Foreign Nurse Visa Freeze Exacerbates Healthcare Staffing Crisis

The State Department has effectively halted the issuance of new visas for foreign nurses for the remainder of the fiscal year due to overwhelming demand, a move that healthcare groups warn could severely worsen staffing shortages in hospitals, nursing homes, and other major health employers.

In its July Visa Bulletin, the State Department announced that nearly all the green card slots available for nurses had been filled. This means that only those who applied before December 1, 2021, will be eligible to proceed with their visa interviews, even if they already have job offers in the United States.

The department also indicated that, given the sustained high demand, it might be necessary to further delay the final action dates or even make the category “Unavailable” in August. Health organizations warn that this retrogression creates significant backlogs, resulting in extended waiting periods for nurses to obtain their visas and begin working in the U.S.

This development comes at a critical time, amid a severe nursing shortage and following the implementation of a federal staffing rule requiring nursing homes to hire over 20,000 new registered nurses within the next five years. The American Association of International Healthcare Recruitment (AAIHR) expressed grave concerns about the impact of the visa freeze.

“We’re reaching a dangerous inflection point where acute nurse staffing shortages feed burnout in a force-multiplying cycle that grows worse every day,” said Patty Jeffrey, President of AAIHR. “This latest visa freeze halts the flow of qualified international nurses when American hospitals need them most, and the only way to correct it is through congressional action.”

According to the Baker Institute, foreign nurses make up about 15 percent of the nursing workforce in the U.S. These professionals typically enter the country on an EB-3 visa. This permanent residency green card is available for all occupations requiring at least an associate’s degree but not a master’s degree. However, the immigration quota for these visas has remained unchanged since 1990, despite significant economic and population growth. The State Department caps EB-3 visas at 28.6 percent of all employment-based visas, roughly 40,000 per fiscal year.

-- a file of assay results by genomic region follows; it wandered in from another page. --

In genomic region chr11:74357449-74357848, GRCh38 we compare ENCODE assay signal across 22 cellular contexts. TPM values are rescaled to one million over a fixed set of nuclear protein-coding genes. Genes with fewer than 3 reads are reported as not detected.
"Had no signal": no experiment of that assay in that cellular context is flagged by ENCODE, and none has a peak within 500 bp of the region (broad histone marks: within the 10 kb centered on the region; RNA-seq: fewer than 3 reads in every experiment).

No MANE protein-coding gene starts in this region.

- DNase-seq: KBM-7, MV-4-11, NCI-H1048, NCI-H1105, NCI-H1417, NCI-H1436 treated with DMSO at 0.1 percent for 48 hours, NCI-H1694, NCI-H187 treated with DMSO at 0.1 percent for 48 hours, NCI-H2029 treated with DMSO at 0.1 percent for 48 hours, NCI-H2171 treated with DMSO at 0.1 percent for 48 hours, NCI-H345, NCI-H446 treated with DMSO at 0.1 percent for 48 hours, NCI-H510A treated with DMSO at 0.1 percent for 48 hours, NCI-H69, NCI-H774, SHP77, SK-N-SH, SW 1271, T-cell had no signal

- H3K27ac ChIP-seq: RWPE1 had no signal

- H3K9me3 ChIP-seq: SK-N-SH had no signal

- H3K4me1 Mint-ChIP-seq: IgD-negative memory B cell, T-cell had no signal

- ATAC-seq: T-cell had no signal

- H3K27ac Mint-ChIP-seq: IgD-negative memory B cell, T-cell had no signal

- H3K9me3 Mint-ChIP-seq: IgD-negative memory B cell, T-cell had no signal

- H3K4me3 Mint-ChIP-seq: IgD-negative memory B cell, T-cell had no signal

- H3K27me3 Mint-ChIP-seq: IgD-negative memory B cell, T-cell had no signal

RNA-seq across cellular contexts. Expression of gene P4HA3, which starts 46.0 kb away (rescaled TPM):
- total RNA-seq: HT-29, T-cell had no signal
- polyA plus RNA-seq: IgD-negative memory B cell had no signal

For an immigrant visa to be granted, it must be available both at the time of filing and when the application decision is made. The monthly Visa Bulletin outlines cut-off dates, informing applicants of their eligibility for permanent resident status. When demand exceeds supply in a visa category, the eligibility date moves backward, known as retrogression.

With almost all immigrant nurses who filed by December 2021 already processed, the current retrogression effectively shuts down the international talent pipeline, according to AAIHR. Health groups are now advocating for Congress to pass the Healthcare Workforce Resilience Act, a bipartisan bill aimed at recapturing unused immigrant visas for nurses and physicians. However, the path forward for this legislation remains uncertain amid complex immigration politics.

The healthcare sector continues to grapple with the implications of this visa freeze, underscoring the urgent need for legislative action to address the staffing crisis and ensure a steady flow of qualified international nurses to meet the growing demands of the U.S. healthcare system.

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